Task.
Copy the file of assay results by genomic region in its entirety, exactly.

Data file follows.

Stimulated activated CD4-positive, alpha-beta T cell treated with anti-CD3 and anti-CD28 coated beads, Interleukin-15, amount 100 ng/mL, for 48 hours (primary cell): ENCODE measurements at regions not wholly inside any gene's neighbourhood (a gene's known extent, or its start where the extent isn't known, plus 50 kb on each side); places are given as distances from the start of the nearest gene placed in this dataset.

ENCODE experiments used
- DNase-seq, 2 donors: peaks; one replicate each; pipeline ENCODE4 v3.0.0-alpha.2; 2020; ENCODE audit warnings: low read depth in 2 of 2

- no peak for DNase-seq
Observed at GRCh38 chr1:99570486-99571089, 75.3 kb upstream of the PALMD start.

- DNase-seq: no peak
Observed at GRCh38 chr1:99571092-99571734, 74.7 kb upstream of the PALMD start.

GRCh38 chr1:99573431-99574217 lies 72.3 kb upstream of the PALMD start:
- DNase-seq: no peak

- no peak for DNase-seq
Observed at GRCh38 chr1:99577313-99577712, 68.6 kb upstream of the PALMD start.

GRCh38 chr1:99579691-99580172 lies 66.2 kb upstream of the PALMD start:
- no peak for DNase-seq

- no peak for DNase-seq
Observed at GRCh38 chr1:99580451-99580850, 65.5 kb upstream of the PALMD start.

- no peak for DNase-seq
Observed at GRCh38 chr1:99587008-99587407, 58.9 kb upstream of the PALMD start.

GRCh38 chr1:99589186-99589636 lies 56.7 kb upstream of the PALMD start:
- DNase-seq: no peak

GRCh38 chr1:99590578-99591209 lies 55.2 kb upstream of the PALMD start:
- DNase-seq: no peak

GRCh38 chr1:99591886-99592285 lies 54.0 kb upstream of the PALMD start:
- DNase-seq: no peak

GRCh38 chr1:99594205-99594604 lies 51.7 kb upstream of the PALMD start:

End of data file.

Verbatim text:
Stimulated activated CD4-positive, alpha-beta T cell treated with anti-CD3 and anti-CD28 coated beads, Interleukin-15, amount 100 ng/mL, for 48 hours (primary cell): ENCODE measurements at regions not wholly inside any gene's neighbourhood (a gene's known extent, or its start where the extent isn't known, plus 50 kb on each side); places are given as distances from the start of the nearest gene placed in this dataset.

ENCODE experiments used
- DNase-seq, 2 donors: peaks; one replicate each; pipeline ENCODE4 v3.0.0-alpha.2; 2020; ENCODE audit warnings: low read depth in 2 of 2

- no peak for DNase-seq
Observed at GRCh38 chr1:99570486-99571089, 75.3 kb upstream of the PALMD start.

- DNase-seq: no peak
Observed at GRCh38 chr1:99571092-99571734, 74.7 kb upstream of the PALMD start.

GRCh38 chr1:99573431-99574217 lies 72.3 kb upstream of the PALMD start:
- DNase-seq: no peak

- no peak for DNase-seq
Observed at GRCh38 chr1:99577313-99577712, 68.6 kb upstream of the PALMD start.

GRCh38 chr1:99579691-99580172 lies 66.2 kb upstream of the PALMD start:
- no peak for DNase-seq

- no peak for DNase-seq
Observed at GRCh38 chr1:99580451-99580850, 65.5 kb upstream of the PALMD start.

- no peak for DNase-seq
Observed at GRCh38 chr1:99587008-99587407, 58.9 kb upstream of the PALMD start.

GRCh38 chr1:99589186-99589636 lies 56.7 kb upstream of the PALMD start:
- DNase-seq: no peak

GRCh38 chr1:99590578-99591209 lies 55.2 kb upstream of the PALMD start:
- DNase-seq: no peak

GRCh38 chr1:99591886-99592285 lies 54.0 kb upstream of the PALMD start:
- DNase-seq: no peak

GRCh38 chr1:99594205-99594604 lies 51.7 kb upstream of the PALMD start: